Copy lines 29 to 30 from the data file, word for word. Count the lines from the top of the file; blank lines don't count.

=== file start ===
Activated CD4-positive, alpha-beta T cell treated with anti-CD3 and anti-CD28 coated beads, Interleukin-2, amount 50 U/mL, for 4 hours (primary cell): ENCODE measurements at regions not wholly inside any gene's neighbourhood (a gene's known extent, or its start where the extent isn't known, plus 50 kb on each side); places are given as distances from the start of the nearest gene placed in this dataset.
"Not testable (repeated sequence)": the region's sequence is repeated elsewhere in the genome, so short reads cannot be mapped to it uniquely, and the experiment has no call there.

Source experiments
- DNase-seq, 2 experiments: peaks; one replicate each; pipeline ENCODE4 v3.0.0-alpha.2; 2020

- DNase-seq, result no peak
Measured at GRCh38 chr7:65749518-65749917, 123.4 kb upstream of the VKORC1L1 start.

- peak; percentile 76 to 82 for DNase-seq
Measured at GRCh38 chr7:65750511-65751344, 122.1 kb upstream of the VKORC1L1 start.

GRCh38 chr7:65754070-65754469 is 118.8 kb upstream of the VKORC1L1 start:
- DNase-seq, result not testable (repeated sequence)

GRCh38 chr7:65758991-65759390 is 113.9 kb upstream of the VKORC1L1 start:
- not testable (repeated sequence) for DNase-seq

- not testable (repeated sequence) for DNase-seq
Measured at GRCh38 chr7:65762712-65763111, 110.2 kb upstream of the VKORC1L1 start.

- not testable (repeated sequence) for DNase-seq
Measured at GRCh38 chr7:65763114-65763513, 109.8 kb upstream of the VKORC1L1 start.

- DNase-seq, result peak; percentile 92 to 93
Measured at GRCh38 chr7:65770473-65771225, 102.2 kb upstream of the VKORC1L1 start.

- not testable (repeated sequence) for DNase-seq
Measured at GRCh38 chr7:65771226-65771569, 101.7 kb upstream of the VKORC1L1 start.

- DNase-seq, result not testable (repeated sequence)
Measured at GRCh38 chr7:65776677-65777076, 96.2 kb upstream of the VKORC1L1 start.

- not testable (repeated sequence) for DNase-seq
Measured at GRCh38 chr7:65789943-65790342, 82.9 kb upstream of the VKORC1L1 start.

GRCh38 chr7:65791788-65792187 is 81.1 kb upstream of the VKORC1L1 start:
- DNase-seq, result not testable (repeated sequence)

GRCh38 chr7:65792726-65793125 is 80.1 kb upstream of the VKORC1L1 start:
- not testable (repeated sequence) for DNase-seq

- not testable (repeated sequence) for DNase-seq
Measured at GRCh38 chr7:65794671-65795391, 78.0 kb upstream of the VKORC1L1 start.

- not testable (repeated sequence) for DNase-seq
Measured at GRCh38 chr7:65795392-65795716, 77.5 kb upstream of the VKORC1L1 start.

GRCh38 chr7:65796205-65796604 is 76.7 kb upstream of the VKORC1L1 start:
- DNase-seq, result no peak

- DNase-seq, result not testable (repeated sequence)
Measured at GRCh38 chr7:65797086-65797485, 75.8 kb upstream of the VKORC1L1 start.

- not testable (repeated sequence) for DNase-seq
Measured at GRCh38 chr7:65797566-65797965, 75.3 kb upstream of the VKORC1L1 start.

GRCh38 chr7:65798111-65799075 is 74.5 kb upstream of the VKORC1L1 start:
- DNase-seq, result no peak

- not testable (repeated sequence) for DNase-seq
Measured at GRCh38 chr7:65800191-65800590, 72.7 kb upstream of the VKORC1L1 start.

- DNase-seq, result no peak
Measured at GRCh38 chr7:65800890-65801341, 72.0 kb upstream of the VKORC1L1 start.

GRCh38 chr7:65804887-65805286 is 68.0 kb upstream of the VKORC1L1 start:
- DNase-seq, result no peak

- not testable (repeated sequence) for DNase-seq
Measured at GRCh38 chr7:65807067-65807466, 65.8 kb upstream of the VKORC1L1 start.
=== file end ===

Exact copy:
- not testable (repeated sequence) for DNase-seq
Measured at GRCh38 chr7:65794671-65795391, 78.0 kb upstream of the VKORC1L1 start.